Variational design method for dipole-based volumetric artificial media - Advances in Engineering
A symphotic three-way hub device that transforms three input beams (at 70, -50, and 20 degrees) into three output beams (at 20, -90, and -40 degrees) with average efficiency greater than 99%. Top left: polarizability of the designed device.

About the author

ROBERTO ZECCA was born in Verona, Italy, in 1988. He received his degrees (B.S. in industrial engineering and M.S. in materials engineering) from the University of Trento, Italy, in 2010 and 2013, respectively. He is now a Ph.D. candidate in electrical and computer engineering at Duke University under the supervision of Dr. David R. Smith. His thesis work concentrates mainly on inverse design techniques for volumetric artificial media and metamaterials.

As a member of the Smith research group, he also researched nonlinear optical processes in nanometric systems, such as lasing in plasmonic nanopatch antennas and the enhancement stimulated Brillouin scattering in waveguides at the nanoscale. He has published 4 research articles and holds 2 patents. His research interests comprise computational electromagnetics and elastomechanics, variational design methods, numerical optimization, holography, and nonlinear optics.

About the author

DANIEL L. MARKS was born in Chicago, Illinois in 1973. He received the B.S. in 1995, M.S. in 1998, and Ph.D. in 2001 from the University of Illinois at Urbana-Champaign. From 2001 to 2008, he was a research scientist at the University of Illinois at Urbana-Champaign Biophotonics Laboratory, and he is current an Associate Research Professor at the Department of Electrical and Computer Engineering at Duke University, which he joined in 2009. He is the author of 85 research articles, 17 patents, and has been an editor of Applied Optics. His research interests include optics, optical design, computational imaging, millimeter-wave and terahertz imaging, metamaterials, and synthetic electromagnetic structures.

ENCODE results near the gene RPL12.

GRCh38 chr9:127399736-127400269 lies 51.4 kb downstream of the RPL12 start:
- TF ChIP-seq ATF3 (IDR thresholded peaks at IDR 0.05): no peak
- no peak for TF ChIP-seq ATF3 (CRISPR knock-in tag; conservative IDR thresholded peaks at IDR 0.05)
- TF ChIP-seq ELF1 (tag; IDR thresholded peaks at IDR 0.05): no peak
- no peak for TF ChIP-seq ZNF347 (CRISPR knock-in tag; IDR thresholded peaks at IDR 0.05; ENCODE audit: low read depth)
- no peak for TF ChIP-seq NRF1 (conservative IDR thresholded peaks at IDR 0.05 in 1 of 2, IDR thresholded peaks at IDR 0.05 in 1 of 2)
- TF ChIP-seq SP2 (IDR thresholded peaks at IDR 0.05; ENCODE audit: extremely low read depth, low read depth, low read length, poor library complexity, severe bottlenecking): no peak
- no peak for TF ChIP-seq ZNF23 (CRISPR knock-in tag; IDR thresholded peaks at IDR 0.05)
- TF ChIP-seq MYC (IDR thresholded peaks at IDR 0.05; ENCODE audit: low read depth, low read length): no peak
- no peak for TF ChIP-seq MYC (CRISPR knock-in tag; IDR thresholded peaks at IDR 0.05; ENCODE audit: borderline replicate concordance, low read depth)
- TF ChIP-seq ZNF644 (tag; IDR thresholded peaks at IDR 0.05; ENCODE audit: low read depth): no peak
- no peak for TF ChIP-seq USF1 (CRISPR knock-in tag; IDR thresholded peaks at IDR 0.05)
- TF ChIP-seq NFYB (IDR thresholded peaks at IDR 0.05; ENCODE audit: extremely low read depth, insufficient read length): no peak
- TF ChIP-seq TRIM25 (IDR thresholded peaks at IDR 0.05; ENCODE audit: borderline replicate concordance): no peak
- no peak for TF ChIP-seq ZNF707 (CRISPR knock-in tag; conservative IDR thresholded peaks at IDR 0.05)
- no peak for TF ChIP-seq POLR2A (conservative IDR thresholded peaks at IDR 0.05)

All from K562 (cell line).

About the author

DAVID R. SMITH received the B.S. and Ph.D. degrees in physics from the University of California at San Diego, San Diego, CA, USA, in 1988 and 1994, respectively.

He is currently the James B. Duke Professor of electrical and computer engineering with Duke University and the Director of the Center for Metamaterials and Integrated Plasmonics, Durham, NC, USA. He is an Adjunct Professor with the Physics Department, University of California at San Diego, an Affiliate Faculty Member with the Electrical and Computer Engineering Department, University of Washington, Seattle, WA, USA, and a Visiting Professor of physics with Imperial College, London, U.K.

His research interests include the theory, simulation, and characterization of unique electromagnetic structures, including photonic crystals and metamaterials, as well as applications of such materials.

Reference

Roberto Zecca, Daniel L. Marks, and David R. Smith. Variational design method for dipole-based volumetric artificial media. Volume 27, Number 5 | 2019 | Optics Express 6512.

Go To Optics Express